I'm curious about the phrase “dearly beloved”. – It looks to me to be a phrase consisting of an adverb (dearly) modifying a noun (beloved). But I thought adverbs could only modify verbs or adjectives?
So what am I missing here? What are the parts of speech of this phrase, and how do they go together?
Edit: I’m thinking of the noun phrase (as used, e.g. in addressing someone). Originally I encountered this in the phrase in a Bad Religion song by the same name. In which the chrorus is:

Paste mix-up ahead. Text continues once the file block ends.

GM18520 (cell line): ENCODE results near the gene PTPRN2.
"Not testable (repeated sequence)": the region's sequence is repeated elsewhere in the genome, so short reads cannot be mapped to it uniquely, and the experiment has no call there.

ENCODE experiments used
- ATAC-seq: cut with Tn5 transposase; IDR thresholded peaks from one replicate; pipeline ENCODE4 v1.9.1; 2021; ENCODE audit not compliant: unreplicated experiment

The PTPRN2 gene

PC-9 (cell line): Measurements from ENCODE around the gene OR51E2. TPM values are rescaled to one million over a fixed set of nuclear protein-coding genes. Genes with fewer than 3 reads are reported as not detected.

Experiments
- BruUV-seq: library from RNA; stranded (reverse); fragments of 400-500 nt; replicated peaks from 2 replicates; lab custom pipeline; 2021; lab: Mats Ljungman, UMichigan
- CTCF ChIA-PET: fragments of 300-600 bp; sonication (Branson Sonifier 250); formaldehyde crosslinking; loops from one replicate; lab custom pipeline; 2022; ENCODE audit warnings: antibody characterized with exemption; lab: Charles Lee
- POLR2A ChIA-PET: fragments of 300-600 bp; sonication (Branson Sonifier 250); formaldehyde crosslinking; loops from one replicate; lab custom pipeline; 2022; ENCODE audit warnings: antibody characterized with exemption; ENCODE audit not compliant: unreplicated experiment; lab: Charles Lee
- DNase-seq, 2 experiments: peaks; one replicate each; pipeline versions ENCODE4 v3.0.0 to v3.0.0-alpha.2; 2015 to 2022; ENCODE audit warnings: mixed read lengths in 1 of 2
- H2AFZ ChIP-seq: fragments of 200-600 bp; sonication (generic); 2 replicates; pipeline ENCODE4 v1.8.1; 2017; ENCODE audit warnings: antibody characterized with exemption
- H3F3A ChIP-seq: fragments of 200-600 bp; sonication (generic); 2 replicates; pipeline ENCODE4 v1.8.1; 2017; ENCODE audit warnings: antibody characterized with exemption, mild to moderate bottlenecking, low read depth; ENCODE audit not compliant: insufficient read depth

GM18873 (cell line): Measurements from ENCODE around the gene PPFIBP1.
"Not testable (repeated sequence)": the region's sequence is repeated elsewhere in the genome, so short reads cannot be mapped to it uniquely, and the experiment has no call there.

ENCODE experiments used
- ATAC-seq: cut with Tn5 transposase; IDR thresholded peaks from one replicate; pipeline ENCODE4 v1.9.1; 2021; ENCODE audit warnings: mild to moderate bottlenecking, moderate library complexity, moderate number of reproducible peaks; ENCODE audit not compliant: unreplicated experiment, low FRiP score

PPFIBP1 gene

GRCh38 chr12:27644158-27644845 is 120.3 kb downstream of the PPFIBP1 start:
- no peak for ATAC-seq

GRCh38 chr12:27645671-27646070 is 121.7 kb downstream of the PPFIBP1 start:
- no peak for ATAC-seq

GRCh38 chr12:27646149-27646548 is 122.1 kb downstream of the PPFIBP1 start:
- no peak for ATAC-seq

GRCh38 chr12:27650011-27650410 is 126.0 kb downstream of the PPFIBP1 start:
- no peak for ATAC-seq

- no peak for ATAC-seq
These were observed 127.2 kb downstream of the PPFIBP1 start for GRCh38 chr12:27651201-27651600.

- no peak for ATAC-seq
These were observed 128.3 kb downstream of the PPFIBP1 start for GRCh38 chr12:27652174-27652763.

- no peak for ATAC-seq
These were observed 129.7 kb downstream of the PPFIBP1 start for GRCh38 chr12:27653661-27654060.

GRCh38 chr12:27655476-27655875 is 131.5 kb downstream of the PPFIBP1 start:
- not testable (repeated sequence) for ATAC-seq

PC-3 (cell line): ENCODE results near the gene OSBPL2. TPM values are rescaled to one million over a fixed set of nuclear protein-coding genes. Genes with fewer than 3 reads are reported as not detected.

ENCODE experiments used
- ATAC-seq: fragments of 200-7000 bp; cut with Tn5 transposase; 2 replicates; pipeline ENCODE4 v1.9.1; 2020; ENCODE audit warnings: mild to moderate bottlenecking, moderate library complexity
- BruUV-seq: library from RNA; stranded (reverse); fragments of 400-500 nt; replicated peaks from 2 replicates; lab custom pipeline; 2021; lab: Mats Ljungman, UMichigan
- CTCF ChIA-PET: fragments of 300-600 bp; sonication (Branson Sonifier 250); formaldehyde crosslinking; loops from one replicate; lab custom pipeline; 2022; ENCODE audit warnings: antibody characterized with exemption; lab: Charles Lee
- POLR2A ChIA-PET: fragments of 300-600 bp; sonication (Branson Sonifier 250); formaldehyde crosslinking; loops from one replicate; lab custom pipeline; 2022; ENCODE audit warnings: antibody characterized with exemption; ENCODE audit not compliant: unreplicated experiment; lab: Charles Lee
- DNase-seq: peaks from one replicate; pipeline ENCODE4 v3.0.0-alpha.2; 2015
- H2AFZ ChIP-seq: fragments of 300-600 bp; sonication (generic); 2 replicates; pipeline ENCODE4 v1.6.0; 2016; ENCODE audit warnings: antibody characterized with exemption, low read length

Dearly beloved, dearly beloved, dearly beloved Make no mistake, despite our traits, I've seldom seen I can't relate to you I can't relate to you
But wikipedia has a whole long list of novels, songs etc. with “Dearly Beloved” as a title.
I realise (as pointed out in the comments below) that dearly beloved might also be interpreted as a verb phrase, but my question is not intended to be about that.